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The Shapes of Time

On getting up early.

Of the physical symptoms in the creeping vanguard of middle age—cracking skin on the feet, declining eyesight—the worst, perhaps, is my complete thralldom to a rigid and quite boring sleep schedule. If I hit the sack later than 10:30 p.m. or rise much after 5:00 a.m., it is unlikely to be a top-rank day; it is unlikely that much worthwhile will happen at all.

My tenuous sanity relies on getting up in silence, making coffee without kibitzing, reading a few pages of something—something on paper—without interruption. (Shortcut to mental illness: Look at your phone first thing upon waking.) To hell with sanity; my livelihood depends on being able to spill thoughts, or at least words, out of my brain. After 7:30 a.m., when my children rise, thoughts and words take flight, leaving behind a sort of high-pitched hum that lasts until 8:00 p.m. By evening, the glittering foam of inspiration has dispersed, and the internal sea of the mind is smooth, beset with an idiotic calm. It is not moralizing when I tell people that by 7:00 a.m. the day is pretty much over. High-level cognition, original thought, the psychic bone-marrow you scrape out of yourself and spread on the page—inaccessible by breakfast.

I realize this is picky and a little precious. I should be more like Raymond Carver, who would bash out a page here, half a page there, while he waited in the car on the school run or his children were fighting. On the other hand, Carver drank himself to death at fifty; for now, I’m going to stick to getting up early. Nevertheless, I still feel a bit defensive about this prissiness. The fact that I have the sense that it requires explanation or justification is itself a sign that something a little unbalanced is afoot here. When my wife reads “King John’s Christmas” to the children—“King John was not a good man; he had his little ways”—I feel an uncomfortable pang of recognition and say to myself, Let’s hear his side of things.

It hasn’t always been this way. When I was young, I was a creature of the night; the serious part of the day would start at dinner, and things wouldn’t get really swinging until 10:00 p.m. or so. For a period of about a week when I lived in India, following a bout of the flu, I became straightforwardly nocturnal. It was the Divali holiday; my roommate was traveling and classes were not in session. I’d rise around sundown at the shy sound of the first experimental firecrackers, wash, dress, and then go out for a walk in the dark, watching the street dogs skitter and whine as the locals really got down to business with the fireworks. In this period, I tried every Western-style fast food restaurant within walking distance of my apartment, wrote about a quarter of a novel draft, and became extremely bugged out. I do not recommend a purely nocturnal schedule.

One of the beauties of being a creature of the night is that you do have long, uninterrupted stretches in which you can take a crack at wasting time in really complex ways. There was, in the physics building at my college, a lecture hall with a theater-grade sound system. In this cavern, named for some late magus of the acoustic sciences, a fellow creature of the night and I once started to watch Solaris, the Soviet answer to 2001, at two in the morning. It’s a two-and-a-quarter hour movie, and it’s catastrophically bad. It is one of the worst movies I’ve ever seen. Did we stop after the first hour? No. We just started complaining. I had two problem sets due at noon the next day, but this was really important, really high-level time-wasting.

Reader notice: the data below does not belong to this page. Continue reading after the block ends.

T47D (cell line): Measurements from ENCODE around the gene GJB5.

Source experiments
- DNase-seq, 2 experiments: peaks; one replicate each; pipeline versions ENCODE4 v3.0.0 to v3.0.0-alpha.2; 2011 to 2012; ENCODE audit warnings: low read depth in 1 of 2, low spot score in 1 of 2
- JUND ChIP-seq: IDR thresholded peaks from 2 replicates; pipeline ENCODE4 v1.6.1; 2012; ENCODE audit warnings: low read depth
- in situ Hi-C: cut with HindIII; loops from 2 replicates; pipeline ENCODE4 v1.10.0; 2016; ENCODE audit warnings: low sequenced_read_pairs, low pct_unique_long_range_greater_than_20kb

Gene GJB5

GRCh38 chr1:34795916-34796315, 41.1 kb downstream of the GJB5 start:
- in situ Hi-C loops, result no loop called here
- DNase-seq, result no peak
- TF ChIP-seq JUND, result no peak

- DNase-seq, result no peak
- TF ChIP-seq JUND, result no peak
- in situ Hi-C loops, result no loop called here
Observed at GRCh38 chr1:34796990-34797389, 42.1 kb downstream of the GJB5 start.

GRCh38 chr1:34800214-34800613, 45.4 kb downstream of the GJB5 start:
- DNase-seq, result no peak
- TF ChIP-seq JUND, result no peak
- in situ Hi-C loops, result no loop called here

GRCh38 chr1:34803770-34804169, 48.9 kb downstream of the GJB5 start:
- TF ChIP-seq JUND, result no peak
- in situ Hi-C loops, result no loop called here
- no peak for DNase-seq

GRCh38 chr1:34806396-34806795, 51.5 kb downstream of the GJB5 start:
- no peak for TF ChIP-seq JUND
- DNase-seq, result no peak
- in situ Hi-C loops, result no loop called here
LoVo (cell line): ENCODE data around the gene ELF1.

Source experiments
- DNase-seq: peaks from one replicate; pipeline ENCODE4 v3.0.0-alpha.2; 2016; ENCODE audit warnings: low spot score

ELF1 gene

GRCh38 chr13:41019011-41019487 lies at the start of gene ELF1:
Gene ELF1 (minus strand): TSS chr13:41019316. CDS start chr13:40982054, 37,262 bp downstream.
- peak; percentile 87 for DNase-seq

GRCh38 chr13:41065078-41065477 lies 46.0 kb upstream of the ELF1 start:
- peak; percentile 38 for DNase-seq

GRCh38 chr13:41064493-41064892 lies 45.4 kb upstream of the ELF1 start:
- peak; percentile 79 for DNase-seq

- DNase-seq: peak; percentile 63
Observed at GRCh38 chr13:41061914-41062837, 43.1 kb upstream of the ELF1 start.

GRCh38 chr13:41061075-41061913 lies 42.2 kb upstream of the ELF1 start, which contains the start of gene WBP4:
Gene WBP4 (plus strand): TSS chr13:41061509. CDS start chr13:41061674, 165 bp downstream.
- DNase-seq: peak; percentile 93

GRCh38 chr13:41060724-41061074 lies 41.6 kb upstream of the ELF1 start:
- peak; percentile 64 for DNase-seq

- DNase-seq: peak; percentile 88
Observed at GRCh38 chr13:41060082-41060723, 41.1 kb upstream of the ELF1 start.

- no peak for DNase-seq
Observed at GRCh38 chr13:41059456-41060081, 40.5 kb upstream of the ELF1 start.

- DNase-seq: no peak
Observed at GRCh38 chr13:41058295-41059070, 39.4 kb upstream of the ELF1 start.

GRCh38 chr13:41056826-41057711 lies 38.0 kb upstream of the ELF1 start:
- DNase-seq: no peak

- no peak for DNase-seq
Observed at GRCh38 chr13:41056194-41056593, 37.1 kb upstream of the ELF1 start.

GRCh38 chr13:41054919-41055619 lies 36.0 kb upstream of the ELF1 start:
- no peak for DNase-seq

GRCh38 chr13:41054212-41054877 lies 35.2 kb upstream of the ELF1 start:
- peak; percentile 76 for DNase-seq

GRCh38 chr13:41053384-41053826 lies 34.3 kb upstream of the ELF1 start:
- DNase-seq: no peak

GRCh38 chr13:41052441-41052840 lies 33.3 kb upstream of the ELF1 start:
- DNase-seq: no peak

Sometimes, I would eat fast food at three or four in the morning—really menacing stuff, like the “superburrito,” or, if I was in funds, a hearty cheeseburger-beer-milkshake trio. To me, now, a cheeseburger at 3:00 a.m. sounds like an exotic form of torture and execution, like scaphism or the golden bull. I can’t eat chips after nine.

Occasionally, at least once or twice a semester, usually around term-paper time, I would stay up a full twenty-four hours or longer. (I believe my record was something like forty-two.) Why did I do this? Surely I wasn’t productive for all those hours; even if I had been, the invariable twelve- to seventeen-hour crash that followed must have canceled it out. Youth is a kind of madness.

Perhaps age is, too, but it’s a much gentler one. Parties and the theater are out; the usual course of excitement is limited to a sort of desperate typing as 7:30 approaches. (Will I be able to finish writing before the kids are splashing oatmeal and bellowing “The Wheels on the Bus”? We’ll see.) Daylight savings shifts are for me a disaster, a private rendition of some civilization-ending Bronze-Age cataclysm, like the explosion at Tall el-Hammam or the eruption of Thera. Recovery time: six weeks, sometimes more, rarely less than four.

Bakhtin theorizes that the novel, and the written word more generally, is a way of giving time a shape; it is primarily a way of conditioning a person’s experience of time. The process of writing is, too. As I get older, the shapes and uses of time become more important. The men in my family die early.

It is now 7:30 a.m. The day has begun and this column must end.